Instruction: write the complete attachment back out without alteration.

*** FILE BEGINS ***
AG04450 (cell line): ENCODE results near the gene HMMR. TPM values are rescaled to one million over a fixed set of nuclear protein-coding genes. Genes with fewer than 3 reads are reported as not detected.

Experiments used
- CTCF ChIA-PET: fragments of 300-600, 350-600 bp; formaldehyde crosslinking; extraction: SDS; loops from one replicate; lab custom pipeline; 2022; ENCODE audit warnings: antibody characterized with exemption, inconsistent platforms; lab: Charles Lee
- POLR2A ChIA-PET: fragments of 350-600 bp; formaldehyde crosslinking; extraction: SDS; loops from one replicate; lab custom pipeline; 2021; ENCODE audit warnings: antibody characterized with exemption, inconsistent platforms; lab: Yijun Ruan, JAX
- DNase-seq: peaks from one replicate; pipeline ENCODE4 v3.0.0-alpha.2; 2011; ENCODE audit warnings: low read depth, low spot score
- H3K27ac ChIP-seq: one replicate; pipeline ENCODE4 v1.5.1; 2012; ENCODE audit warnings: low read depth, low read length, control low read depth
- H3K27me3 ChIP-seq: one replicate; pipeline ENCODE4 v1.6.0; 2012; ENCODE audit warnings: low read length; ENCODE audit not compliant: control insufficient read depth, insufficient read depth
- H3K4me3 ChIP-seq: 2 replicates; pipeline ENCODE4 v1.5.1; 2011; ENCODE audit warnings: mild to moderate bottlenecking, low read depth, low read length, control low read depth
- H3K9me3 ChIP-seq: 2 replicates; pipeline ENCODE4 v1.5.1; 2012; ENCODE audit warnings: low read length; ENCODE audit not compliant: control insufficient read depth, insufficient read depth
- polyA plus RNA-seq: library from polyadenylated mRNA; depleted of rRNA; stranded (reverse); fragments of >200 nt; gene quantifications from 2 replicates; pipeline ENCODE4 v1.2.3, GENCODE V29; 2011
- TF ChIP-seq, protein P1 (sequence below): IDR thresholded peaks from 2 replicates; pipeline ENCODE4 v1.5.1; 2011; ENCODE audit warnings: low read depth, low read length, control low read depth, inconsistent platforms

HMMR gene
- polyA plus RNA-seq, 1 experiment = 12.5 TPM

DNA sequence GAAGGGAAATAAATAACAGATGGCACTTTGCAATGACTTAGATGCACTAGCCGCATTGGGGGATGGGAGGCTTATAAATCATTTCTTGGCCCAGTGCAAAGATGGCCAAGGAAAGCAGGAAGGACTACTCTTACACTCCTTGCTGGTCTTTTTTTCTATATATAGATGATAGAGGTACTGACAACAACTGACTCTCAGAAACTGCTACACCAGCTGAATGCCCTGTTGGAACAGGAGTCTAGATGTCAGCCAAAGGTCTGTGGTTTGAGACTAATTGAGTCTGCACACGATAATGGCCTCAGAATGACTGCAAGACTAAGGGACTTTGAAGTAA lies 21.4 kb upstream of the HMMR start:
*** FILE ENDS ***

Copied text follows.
AG04450 (cell line): ENCODE results near the gene HMMR. TPM values are rescaled to one million over a fixed set of nuclear protein-coding genes. Genes with fewer than 3 reads are reported as not detected.

Experiments used
- CTCF ChIA-PET: fragments of 300-600, 350-600 bp; formaldehyde crosslinking; extraction: SDS; loops from one replicate; lab custom pipeline; 2022; ENCODE audit warnings: antibody characterized with exemption, inconsistent platforms; lab: Charles Lee
- POLR2A ChIA-PET: fragments of 350-600 bp; formaldehyde crosslinking; extraction: SDS; loops from one replicate; lab custom pipeline; 2021; ENCODE audit warnings: antibody characterized with exemption, inconsistent platforms; lab: Yijun Ruan, JAX
- DNase-seq: peaks from one replicate; pipeline ENCODE4 v3.0.0-alpha.2; 2011; ENCODE audit warnings: low read depth, low spot score
- H3K27ac ChIP-seq: one replicate; pipeline ENCODE4 v1.5.1; 2012; ENCODE audit warnings: low read depth, low read length, control low read depth
- H3K27me3 ChIP-seq: one replicate; pipeline ENCODE4 v1.6.0; 2012; ENCODE audit warnings: low read length; ENCODE audit not compliant: control insufficient read depth, insufficient read depth
- H3K4me3 ChIP-seq: 2 replicates; pipeline ENCODE4 v1.5.1; 2011; ENCODE audit warnings: mild to moderate bottlenecking, low read depth, low read length, control low read depth
- H3K9me3 ChIP-seq: 2 replicates; pipeline ENCODE4 v1.5.1; 2012; ENCODE audit warnings: low read length; ENCODE audit not compliant: control insufficient read depth, insufficient read depth
- polyA plus RNA-seq: library from polyadenylated mRNA; depleted of rRNA; stranded (reverse); fragments of >200 nt; gene quantifications from 2 replicates; pipeline ENCODE4 v1.2.3, GENCODE V29; 2011
- TF ChIP-seq, protein P1 (sequence below): IDR thresholded peaks from 2 replicates; pipeline ENCODE4 v1.5.1; 2011; ENCODE audit warnings: low read depth, low read length, control low read depth, inconsistent platforms

HMMR gene
- polyA plus RNA-seq, 1 experiment = 12.5 TPM

DNA sequence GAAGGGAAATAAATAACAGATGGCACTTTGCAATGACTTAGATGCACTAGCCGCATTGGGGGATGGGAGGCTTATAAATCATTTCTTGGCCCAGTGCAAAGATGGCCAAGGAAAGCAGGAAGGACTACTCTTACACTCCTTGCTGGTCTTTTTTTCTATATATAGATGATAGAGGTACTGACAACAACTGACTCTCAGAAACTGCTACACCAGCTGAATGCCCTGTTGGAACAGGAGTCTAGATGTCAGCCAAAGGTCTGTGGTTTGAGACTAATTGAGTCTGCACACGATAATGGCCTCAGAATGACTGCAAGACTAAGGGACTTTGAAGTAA lies 21.4 kb upstream of the HMMR start: